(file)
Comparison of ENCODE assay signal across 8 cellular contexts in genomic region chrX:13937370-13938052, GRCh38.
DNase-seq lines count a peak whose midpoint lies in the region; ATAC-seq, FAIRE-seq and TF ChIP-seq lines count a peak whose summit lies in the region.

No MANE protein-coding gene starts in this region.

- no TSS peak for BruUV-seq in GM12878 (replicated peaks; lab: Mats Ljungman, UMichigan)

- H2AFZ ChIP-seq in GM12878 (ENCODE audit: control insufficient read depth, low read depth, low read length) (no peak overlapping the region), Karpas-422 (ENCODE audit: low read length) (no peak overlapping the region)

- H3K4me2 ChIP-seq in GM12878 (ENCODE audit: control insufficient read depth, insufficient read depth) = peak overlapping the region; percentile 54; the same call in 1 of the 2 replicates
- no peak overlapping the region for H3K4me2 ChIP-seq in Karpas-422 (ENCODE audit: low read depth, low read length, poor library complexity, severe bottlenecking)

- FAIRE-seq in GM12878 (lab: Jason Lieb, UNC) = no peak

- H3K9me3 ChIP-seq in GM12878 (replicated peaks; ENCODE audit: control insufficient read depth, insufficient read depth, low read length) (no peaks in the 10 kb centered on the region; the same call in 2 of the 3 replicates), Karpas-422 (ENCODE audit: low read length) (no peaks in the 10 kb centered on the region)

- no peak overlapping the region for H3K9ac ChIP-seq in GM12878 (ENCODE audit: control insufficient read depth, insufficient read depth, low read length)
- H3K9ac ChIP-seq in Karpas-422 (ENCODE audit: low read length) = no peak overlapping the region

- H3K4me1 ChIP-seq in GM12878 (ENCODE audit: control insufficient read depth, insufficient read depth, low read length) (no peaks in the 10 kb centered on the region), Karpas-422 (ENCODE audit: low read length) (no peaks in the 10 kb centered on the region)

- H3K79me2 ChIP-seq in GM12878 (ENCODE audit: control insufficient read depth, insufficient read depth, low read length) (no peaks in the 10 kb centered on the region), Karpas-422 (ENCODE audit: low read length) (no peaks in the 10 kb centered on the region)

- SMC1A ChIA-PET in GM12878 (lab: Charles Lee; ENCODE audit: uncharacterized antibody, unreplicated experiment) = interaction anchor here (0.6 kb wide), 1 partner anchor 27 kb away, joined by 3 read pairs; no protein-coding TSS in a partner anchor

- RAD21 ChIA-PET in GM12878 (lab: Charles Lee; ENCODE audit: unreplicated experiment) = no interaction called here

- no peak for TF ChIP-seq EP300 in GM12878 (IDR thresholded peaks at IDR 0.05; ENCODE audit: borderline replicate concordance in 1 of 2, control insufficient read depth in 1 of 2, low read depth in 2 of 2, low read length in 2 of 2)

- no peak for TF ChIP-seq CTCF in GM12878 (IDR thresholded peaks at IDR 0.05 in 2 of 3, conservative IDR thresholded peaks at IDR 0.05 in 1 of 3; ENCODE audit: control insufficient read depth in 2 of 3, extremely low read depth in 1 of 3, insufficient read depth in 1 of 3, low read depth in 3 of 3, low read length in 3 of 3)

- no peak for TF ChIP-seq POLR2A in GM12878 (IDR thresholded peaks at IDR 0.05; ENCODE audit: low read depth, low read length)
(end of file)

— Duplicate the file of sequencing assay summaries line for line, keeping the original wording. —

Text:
Comparison of ENCODE assay signal across 8 cellular contexts in genomic region chrX:13937370-13938052, GRCh38.
DNase-seq lines count a peak whose midpoint lies in the region; ATAC-seq, FAIRE-seq and TF ChIP-seq lines count a peak whose summit lies in the region.

No MANE protein-coding gene starts in this region.

- no TSS peak for BruUV-seq in GM12878 (replicated peaks; lab: Mats Ljungman, UMichigan)

- H2AFZ ChIP-seq in GM12878 (ENCODE audit: control insufficient read depth, low read depth, low read length) (no peak overlapping the region), Karpas-422 (ENCODE audit: low read length) (no peak overlapping the region)

- H3K4me2 ChIP-seq in GM12878 (ENCODE audit: control insufficient read depth, insufficient read depth) = peak overlapping the region; percentile 54; the same call in 1 of the 2 replicates
- no peak overlapping the region for H3K4me2 ChIP-seq in Karpas-422 (ENCODE audit: low read depth, low read length, poor library complexity, severe bottlenecking)

- FAIRE-seq in GM12878 (lab: Jason Lieb, UNC) = no peak

- H3K9me3 ChIP-seq in GM12878 (replicated peaks; ENCODE audit: control insufficient read depth, insufficient read depth, low read length) (no peaks in the 10 kb centered on the region; the same call in 2 of the 3 replicates), Karpas-422 (ENCODE audit: low read length) (no peaks in the 10 kb centered on the region)

- no peak overlapping the region for H3K9ac ChIP-seq in GM12878 (ENCODE audit: control insufficient read depth, insufficient read depth, low read length)
- H3K9ac ChIP-seq in Karpas-422 (ENCODE audit: low read length) = no peak overlapping the region

- H3K4me1 ChIP-seq in GM12878 (ENCODE audit: control insufficient read depth, insufficient read depth, low read length) (no peaks in the 10 kb centered on the region), Karpas-422 (ENCODE audit: low read length) (no peaks in the 10 kb centered on the region)

- H3K79me2 ChIP-seq in GM12878 (ENCODE audit: control insufficient read depth, insufficient read depth, low read length) (no peaks in the 10 kb centered on the region), Karpas-422 (ENCODE audit: low read length) (no peaks in the 10 kb centered on the region)

- SMC1A ChIA-PET in GM12878 (lab: Charles Lee; ENCODE audit: uncharacterized antibody, unreplicated experiment) = interaction anchor here (0.6 kb wide), 1 partner anchor 27 kb away, joined by 3 read pairs; no protein-coding TSS in a partner anchor

- RAD21 ChIA-PET in GM12878 (lab: Charles Lee; ENCODE audit: unreplicated experiment) = no interaction called here

- no peak for TF ChIP-seq EP300 in GM12878 (IDR thresholded peaks at IDR 0.05; ENCODE audit: borderline replicate concordance in 1 of 2, control insufficient read depth in 1 of 2, low read depth in 2 of 2, low read length in 2 of 2)

- no peak for TF ChIP-seq CTCF in GM12878 (IDR thresholded peaks at IDR 0.05 in 2 of 3, conservative IDR thresholded peaks at IDR 0.05 in 1 of 3; ENCODE audit: control insufficient read depth in 2 of 3, extremely low read depth in 1 of 3, insufficient read depth in 1 of 3, low read depth in 3 of 3, low read length in 3 of 3)

- no peak for TF ChIP-seq POLR2A in GM12878 (IDR thresholded peaks at IDR 0.05; ENCODE audit: low read depth, low read length)